In the initial phase, OPNFV will focus on building NFV infrastructure (NFVI) and Virtualized Infrastructure Management (VIM). Other objectives include:

  • Create an integrated and verified open source platform that can investigate and showcase foundational NFV functionality
  • Provide proactive cooperation of end users to validate OPNFV’s strides to address community needs
  • Form an open environment for NFV products founded on open standards and open source software
  • Contribute and engage in open source projects that will be influenced in the OPNFV reference platform

What is NFV MANO?

Network functions virtualization (NFV) has needed to be managed properly from its early stages. With NFV management and organization (MANO), management of NFV is now addressed by the MANO stream. NFV MANO is a working group (WG) of the European Telecommunications Standards Institute Industry Specification Group (ETSI ISG NFV). It is the ETSI-defined framework for the management and orchestration of all resources in the cloud data center. This includes computing, networking, storage, and virtual machine (VM) resources. The main focus of NFV MANO is to allow flexible on-boarding and sidestep the chaos that can be associated with rapid spin up of network components.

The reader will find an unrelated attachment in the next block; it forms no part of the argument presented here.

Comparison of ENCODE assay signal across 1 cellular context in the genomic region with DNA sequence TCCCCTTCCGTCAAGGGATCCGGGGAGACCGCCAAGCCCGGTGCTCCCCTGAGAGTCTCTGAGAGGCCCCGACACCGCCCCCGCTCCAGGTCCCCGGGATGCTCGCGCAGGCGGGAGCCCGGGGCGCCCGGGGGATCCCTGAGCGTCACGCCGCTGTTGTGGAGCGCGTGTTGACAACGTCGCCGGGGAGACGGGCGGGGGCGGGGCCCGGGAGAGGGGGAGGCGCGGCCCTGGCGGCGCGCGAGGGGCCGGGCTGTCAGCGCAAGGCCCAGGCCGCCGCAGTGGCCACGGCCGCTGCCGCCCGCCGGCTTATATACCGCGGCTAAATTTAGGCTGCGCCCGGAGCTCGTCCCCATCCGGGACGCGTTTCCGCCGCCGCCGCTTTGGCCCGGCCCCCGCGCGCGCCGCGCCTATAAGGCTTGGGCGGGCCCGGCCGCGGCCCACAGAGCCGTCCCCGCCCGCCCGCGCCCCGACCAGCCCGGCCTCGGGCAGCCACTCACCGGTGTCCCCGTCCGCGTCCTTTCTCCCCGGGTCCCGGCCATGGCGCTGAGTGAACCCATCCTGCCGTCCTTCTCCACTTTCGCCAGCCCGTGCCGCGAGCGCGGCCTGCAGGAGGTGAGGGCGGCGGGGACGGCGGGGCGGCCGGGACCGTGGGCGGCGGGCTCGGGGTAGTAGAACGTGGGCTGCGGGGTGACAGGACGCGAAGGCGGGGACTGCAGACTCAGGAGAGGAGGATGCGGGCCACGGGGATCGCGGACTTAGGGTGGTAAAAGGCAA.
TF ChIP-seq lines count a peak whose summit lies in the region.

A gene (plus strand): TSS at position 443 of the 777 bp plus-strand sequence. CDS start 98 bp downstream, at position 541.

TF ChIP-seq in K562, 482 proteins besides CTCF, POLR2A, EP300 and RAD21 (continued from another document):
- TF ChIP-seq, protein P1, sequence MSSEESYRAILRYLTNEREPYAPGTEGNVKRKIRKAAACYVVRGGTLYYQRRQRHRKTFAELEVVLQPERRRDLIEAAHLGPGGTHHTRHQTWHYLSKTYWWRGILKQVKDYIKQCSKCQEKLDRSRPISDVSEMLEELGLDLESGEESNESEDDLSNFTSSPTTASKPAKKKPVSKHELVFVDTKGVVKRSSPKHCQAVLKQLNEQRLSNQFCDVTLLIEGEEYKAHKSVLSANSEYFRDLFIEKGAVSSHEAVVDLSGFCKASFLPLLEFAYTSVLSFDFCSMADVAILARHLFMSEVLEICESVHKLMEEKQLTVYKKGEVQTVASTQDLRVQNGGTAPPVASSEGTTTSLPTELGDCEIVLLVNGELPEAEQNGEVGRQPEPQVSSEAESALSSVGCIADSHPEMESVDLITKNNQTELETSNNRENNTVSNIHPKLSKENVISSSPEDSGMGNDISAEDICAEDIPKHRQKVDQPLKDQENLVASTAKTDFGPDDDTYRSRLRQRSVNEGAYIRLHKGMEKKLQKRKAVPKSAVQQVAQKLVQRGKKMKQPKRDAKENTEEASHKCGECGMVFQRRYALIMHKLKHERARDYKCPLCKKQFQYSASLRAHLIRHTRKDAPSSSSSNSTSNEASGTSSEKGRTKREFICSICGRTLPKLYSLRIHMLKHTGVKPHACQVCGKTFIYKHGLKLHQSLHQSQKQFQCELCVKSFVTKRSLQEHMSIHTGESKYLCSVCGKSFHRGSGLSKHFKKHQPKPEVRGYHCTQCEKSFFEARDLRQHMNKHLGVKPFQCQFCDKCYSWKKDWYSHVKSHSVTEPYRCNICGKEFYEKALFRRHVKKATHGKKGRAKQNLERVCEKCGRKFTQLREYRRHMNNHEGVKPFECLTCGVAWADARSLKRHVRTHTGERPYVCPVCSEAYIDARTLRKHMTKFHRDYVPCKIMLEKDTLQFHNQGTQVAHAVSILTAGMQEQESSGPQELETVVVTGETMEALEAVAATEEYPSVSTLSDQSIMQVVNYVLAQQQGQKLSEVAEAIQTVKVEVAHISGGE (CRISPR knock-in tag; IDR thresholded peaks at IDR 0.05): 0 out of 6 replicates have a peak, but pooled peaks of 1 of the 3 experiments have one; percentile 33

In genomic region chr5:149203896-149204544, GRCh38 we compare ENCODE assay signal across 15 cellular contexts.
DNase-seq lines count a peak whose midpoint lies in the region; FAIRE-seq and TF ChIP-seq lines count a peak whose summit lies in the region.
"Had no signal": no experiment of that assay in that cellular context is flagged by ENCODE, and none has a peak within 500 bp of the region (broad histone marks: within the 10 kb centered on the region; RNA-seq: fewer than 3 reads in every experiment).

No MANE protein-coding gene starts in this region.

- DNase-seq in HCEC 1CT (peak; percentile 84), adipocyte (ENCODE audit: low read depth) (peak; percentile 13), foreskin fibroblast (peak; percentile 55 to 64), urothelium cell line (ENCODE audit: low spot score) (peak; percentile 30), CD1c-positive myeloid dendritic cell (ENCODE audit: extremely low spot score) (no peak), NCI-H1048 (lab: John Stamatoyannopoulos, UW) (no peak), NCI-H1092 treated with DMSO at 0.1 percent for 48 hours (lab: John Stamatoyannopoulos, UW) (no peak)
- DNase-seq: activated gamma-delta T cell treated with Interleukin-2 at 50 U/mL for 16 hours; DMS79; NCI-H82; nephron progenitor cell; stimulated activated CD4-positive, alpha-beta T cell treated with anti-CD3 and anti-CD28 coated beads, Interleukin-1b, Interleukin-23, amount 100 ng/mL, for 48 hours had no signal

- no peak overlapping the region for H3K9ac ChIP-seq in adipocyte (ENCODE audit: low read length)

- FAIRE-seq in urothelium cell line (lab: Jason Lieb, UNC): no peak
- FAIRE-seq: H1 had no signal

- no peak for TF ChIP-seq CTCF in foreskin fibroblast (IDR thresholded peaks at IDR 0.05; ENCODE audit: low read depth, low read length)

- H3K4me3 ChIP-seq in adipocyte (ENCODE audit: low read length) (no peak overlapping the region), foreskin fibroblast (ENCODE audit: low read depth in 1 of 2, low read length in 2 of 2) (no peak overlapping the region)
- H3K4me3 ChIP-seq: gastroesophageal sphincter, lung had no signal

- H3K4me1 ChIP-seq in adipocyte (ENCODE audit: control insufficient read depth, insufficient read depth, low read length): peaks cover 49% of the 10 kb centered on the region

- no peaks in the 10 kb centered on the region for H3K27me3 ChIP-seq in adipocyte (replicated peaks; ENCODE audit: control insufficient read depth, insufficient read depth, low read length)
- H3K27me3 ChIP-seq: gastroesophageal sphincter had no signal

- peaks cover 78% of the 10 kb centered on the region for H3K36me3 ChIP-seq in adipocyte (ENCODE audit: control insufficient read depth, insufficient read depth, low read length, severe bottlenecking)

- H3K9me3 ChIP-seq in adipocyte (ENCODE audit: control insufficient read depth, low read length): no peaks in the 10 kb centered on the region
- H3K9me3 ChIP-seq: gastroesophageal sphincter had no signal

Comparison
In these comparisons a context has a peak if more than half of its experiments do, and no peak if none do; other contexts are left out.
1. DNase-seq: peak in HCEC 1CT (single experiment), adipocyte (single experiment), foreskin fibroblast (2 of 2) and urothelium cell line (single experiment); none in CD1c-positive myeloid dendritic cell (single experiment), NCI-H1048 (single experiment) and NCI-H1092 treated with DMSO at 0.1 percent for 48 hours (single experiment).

NFV MANO is broken up into three functional blocks:

  • NFV Orchestrator: Responsible for on-boarding of new network services (NS) and virtual network function (VNF) packages; NS lifecycle management; global resource management; validation and authorization of network functions virtualization infrastructure (NFVI) resource requests
  • VNF Manager: Oversees lifecycle management of  VNF instances; coordination and adaptation role for configuration and event reporting between NFVI and E/NMS
  • Virtualized Infrastructure Manager (VIM): Controls and manages the NFVI compute, storage, and network resources

For the NFV MANO architecture to work properly and effectively, it must be integrated with open application program interfaces (APIs) in the existing systems. The NFV MANO layer works with templates for standard VNFs, and gives users the power to pick and choose from existing NFVI resources to deploy their platform or element.

At the Internet Engineering Task Force (IETF) meeting in March 2014, NFV MANO announced a series of adopted interfaces for the MANO architecture, as well as said improvements were continual. An important next step for NFV MANO is to include an software-defined networking (SDN) SDN Controller into the architecture.

Ongoing NFV MANO Work

In September 2014, the Linux Foundation announced another open source reference platform — the Open Platform for NFV Project (OPNFV). OPNFV aims to be a carrier-grade, integrated platform that introduces new products and services to the industry more quickly. OPNFV will work closely with the ETSI and others to press for consistent implementation of open standards.


The European Telecommunication Standards Institute (ETSI), an independent standardization group, has been key in developing standards for information and communications technologies (ICT) in Europe. Created in 1988 as a nonprofit, ETSI was established by the European Conference of Postal and Telecommunications Administration (CEPT). With more than 700 member organizations, over 62 counties are represented by ETSI.